The power of these techniques was demonstrated in experiments that probed the allosteric behavior of the signaling protein nitrogen regulatory protein C (NtrC). Relaxation methods demonstrated that phosphorylation affects a population shift between two pre-existing conformations, providing strong validation of the MWC model of allostery . Mutational perturbations to the structural transition pathway predicted by molecular dynamics simulations confirmed that phosphorylation stabilizes the minor conformation of the unphosphorylated state . Later in this review, we describe three enzymes where different classes of structural rearrangements have been probed by relaxation methods and how crystallography can be leveraged to provide a structural interpretation of the dynamic signal.
Connecting polysterism to enzyme function
Much of the effort in protein structure–function studies over the past decades has focused on defining structural folds and static active site chemistries. Considerably less energy has been devoted to defining the role of polysterism and conformational change. This allocation of effort is understandable since studying the full conformational landscape of an enzyme before understanding its catalytic mechanism and structural fold would not provide particularly useful information. Another reason for the comparative neglect of polysterism in the literature is that experimentally characterizing scarcely populated states of the ensemble remains difficult and that linking these minor conformations to function is even more challenging [32, 33].
However, several recent developments have lead to the increased study of the role of polysterism in enzyme function. Our understanding of active site chemistry has now developed to the level where functional active sites can be designed de novo [34, 35]. Concurrently, many technical advances in crystalline and solution structural studies have made studying dynamics or polysterism feasible for a majority of proteins . This has meant that simply describing a structure and putative catalytic mechanism is now only the beginning of many structure–function studies. This review examines ‘protein structural dynamics’ by focusing on the detection of protein polysterism and its relevance to the equilibrium steps of protein function and evolution. The dynamic, or time-resolved, aspect and the role of conformational change in the chemical step of catalysis are beyond the scope of the review and have recently been reviewed elsewhere [32, 33]. The challenge over the coming years will involve understanding how conformational substates, and the dynamic transitions between them, function during all steps of the catalytic cycle of an enzyme. We will now discuss six recent examples where this challenge has been answered.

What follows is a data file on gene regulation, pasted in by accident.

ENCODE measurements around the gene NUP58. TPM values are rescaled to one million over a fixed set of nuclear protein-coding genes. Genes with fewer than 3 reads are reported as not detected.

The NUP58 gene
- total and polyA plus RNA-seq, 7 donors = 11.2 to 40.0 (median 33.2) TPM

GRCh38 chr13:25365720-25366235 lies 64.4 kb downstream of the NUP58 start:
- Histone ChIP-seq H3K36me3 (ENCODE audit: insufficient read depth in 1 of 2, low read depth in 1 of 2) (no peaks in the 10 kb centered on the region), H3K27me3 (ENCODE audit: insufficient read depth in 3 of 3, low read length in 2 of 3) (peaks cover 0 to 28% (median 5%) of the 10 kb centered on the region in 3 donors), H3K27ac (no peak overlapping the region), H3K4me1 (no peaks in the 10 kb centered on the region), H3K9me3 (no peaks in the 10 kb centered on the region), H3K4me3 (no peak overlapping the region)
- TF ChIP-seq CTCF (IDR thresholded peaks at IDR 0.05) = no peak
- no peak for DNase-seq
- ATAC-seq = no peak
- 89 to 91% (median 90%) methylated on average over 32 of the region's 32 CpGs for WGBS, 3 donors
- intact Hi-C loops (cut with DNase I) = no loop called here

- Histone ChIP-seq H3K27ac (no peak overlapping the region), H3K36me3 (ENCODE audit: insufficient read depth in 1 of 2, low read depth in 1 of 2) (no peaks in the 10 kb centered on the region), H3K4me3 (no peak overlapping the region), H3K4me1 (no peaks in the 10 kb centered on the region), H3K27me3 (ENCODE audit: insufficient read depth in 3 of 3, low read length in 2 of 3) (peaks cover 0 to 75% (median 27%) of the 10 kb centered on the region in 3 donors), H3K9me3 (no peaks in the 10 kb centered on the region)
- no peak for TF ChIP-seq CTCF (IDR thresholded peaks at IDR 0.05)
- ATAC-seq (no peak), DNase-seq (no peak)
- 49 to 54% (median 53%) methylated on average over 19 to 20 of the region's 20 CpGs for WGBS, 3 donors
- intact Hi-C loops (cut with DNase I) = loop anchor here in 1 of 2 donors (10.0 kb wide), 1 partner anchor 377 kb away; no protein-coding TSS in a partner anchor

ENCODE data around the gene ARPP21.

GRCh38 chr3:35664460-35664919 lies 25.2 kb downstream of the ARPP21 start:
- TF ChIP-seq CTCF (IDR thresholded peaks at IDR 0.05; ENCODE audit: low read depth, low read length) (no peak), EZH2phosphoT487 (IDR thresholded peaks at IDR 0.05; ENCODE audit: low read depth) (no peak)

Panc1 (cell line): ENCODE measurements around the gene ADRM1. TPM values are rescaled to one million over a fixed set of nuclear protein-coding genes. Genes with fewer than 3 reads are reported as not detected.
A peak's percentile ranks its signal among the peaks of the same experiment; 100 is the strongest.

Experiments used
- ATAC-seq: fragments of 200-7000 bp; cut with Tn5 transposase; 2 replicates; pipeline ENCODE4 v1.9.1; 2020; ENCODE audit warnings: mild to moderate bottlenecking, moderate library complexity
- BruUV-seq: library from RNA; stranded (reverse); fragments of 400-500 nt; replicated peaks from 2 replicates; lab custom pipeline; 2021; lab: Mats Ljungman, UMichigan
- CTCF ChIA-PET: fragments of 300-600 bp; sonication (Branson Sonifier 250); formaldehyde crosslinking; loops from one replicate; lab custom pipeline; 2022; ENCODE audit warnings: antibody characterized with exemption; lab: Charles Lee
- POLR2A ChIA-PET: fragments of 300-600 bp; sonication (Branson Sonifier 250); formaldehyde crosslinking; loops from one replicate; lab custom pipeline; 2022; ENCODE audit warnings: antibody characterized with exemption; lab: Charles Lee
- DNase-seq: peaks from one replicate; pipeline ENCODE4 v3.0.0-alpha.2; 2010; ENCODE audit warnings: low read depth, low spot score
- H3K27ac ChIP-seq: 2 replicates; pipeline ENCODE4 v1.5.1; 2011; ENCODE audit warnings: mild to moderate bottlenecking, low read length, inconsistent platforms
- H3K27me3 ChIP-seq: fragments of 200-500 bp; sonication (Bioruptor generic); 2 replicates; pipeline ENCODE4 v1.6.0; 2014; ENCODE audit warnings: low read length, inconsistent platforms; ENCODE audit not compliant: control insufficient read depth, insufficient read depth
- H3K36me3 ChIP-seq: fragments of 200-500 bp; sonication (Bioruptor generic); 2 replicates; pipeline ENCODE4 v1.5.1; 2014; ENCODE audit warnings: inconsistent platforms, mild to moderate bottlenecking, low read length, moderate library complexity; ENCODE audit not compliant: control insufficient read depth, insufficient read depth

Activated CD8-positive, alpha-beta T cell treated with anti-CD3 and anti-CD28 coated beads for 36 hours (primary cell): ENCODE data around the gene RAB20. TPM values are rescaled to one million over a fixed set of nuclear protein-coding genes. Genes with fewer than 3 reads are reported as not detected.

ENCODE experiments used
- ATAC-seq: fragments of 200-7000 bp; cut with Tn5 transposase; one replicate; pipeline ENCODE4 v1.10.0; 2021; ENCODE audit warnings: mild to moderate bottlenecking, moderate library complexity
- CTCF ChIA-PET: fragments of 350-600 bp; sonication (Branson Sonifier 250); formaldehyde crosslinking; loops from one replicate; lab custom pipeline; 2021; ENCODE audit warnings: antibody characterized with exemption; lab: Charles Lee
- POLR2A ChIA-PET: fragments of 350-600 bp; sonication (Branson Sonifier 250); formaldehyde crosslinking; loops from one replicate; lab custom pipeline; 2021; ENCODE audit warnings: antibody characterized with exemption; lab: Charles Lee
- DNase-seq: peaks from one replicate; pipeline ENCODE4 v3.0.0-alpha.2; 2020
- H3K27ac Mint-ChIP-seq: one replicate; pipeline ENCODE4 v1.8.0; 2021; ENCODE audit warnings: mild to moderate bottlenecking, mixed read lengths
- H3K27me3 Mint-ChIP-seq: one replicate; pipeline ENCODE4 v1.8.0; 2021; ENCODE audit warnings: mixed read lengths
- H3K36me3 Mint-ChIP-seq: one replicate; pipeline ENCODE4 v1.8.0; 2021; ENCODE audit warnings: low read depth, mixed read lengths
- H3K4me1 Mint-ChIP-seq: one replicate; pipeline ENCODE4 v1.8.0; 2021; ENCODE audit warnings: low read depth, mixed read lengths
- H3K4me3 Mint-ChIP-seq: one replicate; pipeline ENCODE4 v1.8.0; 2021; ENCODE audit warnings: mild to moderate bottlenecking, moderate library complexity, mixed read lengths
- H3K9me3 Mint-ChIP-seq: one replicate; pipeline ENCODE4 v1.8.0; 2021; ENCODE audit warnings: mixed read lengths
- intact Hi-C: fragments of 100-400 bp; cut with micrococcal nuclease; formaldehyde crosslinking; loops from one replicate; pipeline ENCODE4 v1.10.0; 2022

Dihydrofolate reductase; polysterism through a catalytic cycle
The dynamic properties of DHFR have lead to new therapeutic and protein engineering strategies. A small molecule that breaks the coupling of dynamic features acts as an efficient inhibitor of the enzyme . The fusion of a PAS domain to a specific surface site of DHFR allosterically couples dynamic loop regions and a network of internal residues that promote catalysis . This strategy generated a novel allosteric circuit that allowed for light/dark-control of DHFR enzymatic activity . Domain fusions that bias the conformations of flexible active site loops may represent a general strategy for engineering allosteric control of enzyme function. For other enzymes, the challenge is to define polysteric regions and evolutionarily conserved sites that can be used to mechanically couple allostery, conformational flexibility, and enzyme function.
Antibodies; polysterism leads to binding plasticity
The work on antibody specificity by Tawfik and colleagues  has provided clear evidence of functionally relevant polysterism, through the use of crystallography and fast-kinetic analysis of pre-equilibrium states. Crystallographic analysis of catalytic antibodies raised against a transition-state analogue of carboxylesters indicated that the structure of the ligand-free form of the antibody was essentially identical to the structure of the antibody-TS analogue complex. These results led to the conclusion that catalytic antibodies most likely follow a simple lock-and-key mechanism in ligand binding [46, 47]. However, pre-steady-state kinetic experiments revealed that the antibodies exist in a pre-equilibrium between distinct conformational substates and that ligand binding induces an equilibrium shift to the bound state conformation . Moreover, the crystallization conditions were found to bias the conformational distribution of the apo-enzyme towards the bound-like state, explaining why only this configuration was observed by X-ray diffraction.
Acetylcholinesterase; polysterism from simulations and crystallography